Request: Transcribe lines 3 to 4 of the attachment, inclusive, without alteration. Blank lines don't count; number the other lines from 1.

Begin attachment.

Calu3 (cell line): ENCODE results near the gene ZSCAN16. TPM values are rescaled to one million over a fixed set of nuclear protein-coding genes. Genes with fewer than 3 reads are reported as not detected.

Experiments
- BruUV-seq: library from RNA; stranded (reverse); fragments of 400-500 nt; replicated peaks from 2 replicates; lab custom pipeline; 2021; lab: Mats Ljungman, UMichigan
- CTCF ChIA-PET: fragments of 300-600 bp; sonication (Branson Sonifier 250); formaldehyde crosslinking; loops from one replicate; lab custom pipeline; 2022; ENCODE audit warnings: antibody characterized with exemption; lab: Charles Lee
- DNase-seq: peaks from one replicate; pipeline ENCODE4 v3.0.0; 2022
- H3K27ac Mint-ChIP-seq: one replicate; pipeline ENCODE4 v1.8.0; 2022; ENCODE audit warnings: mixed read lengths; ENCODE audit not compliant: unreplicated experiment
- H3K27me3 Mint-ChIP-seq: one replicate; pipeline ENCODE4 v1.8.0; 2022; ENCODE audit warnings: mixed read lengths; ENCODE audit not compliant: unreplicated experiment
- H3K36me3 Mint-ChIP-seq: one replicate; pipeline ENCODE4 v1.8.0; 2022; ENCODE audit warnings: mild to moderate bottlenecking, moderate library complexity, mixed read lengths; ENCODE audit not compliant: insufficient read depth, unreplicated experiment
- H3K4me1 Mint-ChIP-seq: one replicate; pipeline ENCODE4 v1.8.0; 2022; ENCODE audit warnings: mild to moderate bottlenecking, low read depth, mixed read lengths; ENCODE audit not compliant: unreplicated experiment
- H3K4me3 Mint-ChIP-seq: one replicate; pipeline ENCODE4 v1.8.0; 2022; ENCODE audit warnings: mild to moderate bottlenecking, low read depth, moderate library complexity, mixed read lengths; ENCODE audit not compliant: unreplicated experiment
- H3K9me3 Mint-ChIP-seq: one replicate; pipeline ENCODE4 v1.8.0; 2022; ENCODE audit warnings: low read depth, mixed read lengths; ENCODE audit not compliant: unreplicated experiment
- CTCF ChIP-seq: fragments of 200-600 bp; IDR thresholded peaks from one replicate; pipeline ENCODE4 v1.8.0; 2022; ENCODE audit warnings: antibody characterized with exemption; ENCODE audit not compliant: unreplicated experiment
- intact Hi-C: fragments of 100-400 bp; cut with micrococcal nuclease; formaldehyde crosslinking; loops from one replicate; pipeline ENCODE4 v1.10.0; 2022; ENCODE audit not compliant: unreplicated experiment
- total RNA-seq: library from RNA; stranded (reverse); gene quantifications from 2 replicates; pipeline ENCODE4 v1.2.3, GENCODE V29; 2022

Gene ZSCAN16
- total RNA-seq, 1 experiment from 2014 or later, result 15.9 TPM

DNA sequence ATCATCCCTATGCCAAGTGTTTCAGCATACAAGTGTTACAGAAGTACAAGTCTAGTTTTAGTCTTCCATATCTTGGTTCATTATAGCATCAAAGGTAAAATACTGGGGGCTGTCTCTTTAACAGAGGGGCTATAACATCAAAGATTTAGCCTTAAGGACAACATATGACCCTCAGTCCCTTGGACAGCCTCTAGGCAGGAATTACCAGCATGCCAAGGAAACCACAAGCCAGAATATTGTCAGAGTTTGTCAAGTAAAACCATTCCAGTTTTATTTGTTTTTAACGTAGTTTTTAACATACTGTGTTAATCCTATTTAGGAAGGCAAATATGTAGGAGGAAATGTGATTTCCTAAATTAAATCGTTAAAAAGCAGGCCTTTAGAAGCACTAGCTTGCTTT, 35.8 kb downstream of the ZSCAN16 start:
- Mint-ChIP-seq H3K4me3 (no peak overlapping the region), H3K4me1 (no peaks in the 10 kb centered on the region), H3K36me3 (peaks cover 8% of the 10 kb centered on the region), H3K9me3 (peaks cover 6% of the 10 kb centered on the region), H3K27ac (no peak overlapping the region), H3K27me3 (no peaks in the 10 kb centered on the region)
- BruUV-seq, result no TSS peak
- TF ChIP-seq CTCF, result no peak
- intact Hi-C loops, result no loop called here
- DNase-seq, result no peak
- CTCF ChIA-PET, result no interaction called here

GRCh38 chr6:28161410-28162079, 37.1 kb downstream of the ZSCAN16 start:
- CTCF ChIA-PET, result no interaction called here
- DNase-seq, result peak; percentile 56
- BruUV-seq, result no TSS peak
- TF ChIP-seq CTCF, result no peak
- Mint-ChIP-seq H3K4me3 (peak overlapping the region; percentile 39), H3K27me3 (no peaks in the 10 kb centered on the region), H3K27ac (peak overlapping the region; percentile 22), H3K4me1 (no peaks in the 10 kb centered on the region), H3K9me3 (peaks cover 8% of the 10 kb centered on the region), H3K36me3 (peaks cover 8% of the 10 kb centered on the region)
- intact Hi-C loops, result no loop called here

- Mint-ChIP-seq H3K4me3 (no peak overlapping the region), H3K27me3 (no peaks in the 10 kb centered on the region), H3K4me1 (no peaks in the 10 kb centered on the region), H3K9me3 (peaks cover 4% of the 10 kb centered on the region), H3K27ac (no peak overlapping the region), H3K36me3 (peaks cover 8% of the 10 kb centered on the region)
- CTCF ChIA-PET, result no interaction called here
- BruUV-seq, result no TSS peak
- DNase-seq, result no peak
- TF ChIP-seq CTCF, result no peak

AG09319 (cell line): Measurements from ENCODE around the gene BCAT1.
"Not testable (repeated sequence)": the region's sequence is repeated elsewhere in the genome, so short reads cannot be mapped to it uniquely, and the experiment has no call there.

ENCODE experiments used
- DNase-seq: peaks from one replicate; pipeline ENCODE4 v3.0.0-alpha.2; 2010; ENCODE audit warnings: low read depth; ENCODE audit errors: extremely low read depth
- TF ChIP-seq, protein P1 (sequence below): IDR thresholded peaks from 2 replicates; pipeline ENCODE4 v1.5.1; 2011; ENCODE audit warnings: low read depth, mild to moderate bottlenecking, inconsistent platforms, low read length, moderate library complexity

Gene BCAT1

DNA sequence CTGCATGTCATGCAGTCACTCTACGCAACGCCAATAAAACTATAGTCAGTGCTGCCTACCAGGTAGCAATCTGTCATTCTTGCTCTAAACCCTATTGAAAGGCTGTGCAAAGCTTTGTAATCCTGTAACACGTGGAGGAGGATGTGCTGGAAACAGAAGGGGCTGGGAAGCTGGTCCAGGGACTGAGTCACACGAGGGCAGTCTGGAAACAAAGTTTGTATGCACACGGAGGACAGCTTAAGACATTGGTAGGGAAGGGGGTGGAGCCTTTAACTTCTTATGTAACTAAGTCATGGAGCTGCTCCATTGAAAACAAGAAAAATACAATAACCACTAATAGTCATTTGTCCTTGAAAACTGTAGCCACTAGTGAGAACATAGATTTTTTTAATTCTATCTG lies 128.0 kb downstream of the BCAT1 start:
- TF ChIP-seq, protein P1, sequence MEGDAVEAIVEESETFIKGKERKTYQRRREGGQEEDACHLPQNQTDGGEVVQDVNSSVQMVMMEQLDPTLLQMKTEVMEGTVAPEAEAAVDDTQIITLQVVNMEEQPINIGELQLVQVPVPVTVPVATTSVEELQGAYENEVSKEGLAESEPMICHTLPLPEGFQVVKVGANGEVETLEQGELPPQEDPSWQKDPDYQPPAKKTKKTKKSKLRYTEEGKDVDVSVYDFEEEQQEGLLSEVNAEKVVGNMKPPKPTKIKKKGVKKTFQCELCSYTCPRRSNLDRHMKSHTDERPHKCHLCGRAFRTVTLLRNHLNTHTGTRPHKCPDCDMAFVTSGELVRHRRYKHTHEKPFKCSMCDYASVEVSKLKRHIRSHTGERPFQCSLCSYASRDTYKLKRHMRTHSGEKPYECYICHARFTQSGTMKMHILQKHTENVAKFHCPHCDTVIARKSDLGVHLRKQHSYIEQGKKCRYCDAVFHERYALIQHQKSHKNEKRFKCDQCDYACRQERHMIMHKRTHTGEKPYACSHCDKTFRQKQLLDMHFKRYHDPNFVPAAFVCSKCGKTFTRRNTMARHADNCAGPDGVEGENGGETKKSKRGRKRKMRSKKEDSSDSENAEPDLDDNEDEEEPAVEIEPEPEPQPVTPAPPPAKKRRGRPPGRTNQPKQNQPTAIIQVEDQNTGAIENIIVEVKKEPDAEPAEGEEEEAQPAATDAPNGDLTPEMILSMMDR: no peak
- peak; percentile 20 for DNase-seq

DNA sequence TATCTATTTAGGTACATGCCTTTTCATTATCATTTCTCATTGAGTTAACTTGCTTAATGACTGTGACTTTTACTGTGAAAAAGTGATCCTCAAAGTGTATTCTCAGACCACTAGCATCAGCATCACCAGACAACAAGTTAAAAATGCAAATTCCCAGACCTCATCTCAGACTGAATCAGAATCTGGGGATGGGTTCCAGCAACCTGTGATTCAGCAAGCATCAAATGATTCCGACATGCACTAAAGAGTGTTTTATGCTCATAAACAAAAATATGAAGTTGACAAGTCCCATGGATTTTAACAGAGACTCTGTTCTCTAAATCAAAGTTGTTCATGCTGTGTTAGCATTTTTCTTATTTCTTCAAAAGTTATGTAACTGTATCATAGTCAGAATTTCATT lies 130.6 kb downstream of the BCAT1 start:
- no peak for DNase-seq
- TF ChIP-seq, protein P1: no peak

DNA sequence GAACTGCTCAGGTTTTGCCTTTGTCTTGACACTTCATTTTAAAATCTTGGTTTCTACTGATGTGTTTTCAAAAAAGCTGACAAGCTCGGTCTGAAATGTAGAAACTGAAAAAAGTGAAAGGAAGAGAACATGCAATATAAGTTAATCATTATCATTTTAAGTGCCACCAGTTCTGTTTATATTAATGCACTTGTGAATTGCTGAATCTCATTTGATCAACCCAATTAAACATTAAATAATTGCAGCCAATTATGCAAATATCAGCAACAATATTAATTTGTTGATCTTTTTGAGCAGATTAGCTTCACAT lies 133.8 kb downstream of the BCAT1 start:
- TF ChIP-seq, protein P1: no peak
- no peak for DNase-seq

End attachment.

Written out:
- BruUV-seq: library from RNA; stranded (reverse); fragments of 400-500 nt; replicated peaks from 2 replicates; lab custom pipeline; 2021; lab: Mats Ljungman, UMichigan
- CTCF ChIA-PET: fragments of 300-600 bp; sonication (Branson Sonifier 250); formaldehyde crosslinking; loops from one replicate; lab custom pipeline; 2022; ENCODE audit warnings: antibody characterized with exemption; lab: Charles Lee